A whistling woman and a crowing hen,
fit for neither God nor men. — English proverb
I have whistled and I whistle still,
gone my own way to my own sweet will.
I’ve walked like a target when I knew the score,
filled the basket full and called for more.
And forgot to weave. And forgot to spin.
And brooked the harping wrath of kin.
Why chant from yellow dog-eared pages
the dusty bass-note cant of ages?
To win a father’s bleak beatitude?
I have wandered and I wander still,
followed the vagabond life of the hill.
I’ve inched the cliff of a steep divide,
cinched the water of a running tide.
And forgot to till. And forgot to sow.
And lived on the high. And loved on the low.
Why tread the beaten paths of sages
hoarding up the sins of wages?
To win a brother’s bleak beatitude?
I have danced and I’m dancing still,
set the measure and stepped with skill.
I’ve tossed the board and thrown the dice,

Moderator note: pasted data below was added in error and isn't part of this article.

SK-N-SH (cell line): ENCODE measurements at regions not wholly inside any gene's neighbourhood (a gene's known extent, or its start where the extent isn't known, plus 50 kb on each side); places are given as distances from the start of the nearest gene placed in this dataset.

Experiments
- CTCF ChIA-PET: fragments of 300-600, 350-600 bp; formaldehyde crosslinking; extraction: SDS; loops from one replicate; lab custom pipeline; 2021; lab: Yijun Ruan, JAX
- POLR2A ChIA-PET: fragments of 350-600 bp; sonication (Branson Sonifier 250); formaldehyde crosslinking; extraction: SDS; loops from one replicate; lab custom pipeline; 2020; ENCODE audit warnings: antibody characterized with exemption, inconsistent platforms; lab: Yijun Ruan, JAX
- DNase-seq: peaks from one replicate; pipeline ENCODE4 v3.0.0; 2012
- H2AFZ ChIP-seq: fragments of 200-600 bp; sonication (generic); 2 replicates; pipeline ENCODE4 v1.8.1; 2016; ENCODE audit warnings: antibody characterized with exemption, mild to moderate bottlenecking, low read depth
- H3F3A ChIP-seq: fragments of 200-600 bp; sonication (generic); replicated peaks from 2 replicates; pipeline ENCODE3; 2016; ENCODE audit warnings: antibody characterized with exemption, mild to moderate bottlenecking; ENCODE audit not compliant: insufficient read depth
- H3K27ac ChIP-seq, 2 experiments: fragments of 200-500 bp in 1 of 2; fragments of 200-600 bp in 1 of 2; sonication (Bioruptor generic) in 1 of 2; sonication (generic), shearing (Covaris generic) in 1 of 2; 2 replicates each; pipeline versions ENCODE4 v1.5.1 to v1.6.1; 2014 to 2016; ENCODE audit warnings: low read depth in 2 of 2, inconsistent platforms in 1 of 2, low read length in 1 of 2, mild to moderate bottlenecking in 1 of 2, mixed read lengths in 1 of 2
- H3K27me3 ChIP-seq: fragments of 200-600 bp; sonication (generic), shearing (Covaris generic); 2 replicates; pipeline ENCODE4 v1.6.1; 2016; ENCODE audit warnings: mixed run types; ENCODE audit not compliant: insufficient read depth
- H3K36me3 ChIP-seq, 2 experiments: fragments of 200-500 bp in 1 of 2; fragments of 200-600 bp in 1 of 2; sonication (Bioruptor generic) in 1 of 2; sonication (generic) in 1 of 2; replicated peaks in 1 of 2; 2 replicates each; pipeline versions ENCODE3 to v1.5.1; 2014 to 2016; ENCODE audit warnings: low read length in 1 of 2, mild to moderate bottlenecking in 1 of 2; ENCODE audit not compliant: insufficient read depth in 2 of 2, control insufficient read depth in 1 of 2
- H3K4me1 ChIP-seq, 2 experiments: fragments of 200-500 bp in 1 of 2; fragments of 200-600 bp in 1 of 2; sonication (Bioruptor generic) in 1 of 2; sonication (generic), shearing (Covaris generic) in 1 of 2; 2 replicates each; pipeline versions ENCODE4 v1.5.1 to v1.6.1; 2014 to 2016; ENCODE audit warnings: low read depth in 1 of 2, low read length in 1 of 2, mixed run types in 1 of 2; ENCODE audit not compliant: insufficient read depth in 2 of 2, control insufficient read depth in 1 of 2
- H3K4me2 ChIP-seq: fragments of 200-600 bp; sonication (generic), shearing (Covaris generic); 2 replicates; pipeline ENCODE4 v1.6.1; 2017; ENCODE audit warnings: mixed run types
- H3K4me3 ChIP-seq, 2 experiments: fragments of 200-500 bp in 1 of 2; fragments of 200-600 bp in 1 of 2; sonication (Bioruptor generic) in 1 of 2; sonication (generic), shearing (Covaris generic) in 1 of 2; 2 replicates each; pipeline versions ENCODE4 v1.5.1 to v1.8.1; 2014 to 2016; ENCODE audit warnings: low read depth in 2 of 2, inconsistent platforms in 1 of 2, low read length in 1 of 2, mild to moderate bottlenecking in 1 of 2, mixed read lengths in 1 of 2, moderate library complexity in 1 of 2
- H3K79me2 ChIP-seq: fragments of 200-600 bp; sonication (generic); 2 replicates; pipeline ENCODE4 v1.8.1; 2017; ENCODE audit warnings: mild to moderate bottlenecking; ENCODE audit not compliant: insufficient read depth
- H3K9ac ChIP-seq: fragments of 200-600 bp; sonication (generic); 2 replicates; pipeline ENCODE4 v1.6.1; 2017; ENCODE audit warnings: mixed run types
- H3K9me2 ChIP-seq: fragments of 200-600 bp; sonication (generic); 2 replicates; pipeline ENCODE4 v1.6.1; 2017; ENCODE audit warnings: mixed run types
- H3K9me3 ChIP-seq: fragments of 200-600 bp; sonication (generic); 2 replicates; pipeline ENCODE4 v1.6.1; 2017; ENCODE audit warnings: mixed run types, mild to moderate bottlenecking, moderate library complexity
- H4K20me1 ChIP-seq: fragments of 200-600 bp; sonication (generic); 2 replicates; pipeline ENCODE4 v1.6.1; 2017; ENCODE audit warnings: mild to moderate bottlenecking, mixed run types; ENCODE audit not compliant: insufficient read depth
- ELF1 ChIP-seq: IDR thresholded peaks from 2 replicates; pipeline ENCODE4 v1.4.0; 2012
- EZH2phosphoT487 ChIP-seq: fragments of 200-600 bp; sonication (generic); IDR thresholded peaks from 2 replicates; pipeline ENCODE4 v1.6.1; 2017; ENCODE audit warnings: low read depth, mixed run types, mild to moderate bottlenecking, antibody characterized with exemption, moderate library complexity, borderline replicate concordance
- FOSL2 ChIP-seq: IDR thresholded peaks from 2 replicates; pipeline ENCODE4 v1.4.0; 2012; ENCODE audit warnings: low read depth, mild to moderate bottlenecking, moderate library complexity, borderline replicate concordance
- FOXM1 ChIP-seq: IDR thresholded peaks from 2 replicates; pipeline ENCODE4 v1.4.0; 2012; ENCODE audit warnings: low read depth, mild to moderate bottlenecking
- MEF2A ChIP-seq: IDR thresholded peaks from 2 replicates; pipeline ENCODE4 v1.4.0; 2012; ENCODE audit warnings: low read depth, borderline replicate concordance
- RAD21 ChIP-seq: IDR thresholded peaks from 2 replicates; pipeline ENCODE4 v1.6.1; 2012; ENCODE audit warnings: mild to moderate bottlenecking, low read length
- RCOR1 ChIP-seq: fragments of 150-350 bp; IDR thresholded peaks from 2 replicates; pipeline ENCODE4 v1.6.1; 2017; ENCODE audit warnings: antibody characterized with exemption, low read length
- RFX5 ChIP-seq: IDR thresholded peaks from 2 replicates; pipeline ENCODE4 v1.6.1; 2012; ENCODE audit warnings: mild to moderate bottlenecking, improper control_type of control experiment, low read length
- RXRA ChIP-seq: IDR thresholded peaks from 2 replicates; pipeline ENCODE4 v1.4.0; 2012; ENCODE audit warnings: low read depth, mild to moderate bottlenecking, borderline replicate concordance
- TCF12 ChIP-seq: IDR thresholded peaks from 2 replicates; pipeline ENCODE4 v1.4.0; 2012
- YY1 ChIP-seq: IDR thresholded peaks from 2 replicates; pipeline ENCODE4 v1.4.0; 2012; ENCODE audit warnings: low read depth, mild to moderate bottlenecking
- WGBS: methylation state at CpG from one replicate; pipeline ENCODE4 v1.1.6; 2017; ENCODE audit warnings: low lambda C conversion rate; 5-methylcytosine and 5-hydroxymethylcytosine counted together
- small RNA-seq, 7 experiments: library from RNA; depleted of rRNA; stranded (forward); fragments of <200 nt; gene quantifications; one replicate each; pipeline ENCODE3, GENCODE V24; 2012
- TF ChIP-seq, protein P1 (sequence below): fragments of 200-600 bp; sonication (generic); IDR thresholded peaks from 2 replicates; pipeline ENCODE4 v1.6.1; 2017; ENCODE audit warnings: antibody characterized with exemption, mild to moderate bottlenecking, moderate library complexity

scattered the birds the wedding rice.
And forgot to sigh. And forgot to moan.
And pirouetted to myself alone.
Why tango to a partner’s need
and follow a staccato lead?
To win a lover’s bleak beatitude?
But knuckle under, toe the line
stick to the rule with your nose to the grind
make sure to mend and never mind
the dance goes on.
Linda Arntzenius is a U.S. 1 Summer Fiction reader. Of her poetry, she says: “Many years ago, I worked as a technician in an analytical chemistry teaching laboratory in a university in England. During the summer months there was a lot of routine maintenance preparing experiments for the upcoming academic year and undoing the damage done to spectrophotometers, gas chromatographs, and the like by students of the previous year. I enjoyed the work and was given to whistling. I thought I was pretty good at it, but whenever the union shop steward came along, he never failed to point out how ‘unladylike’ this was of me, quoting the proverb cited above. These rhymed and rhythmic verses are for whistling women everywhere!”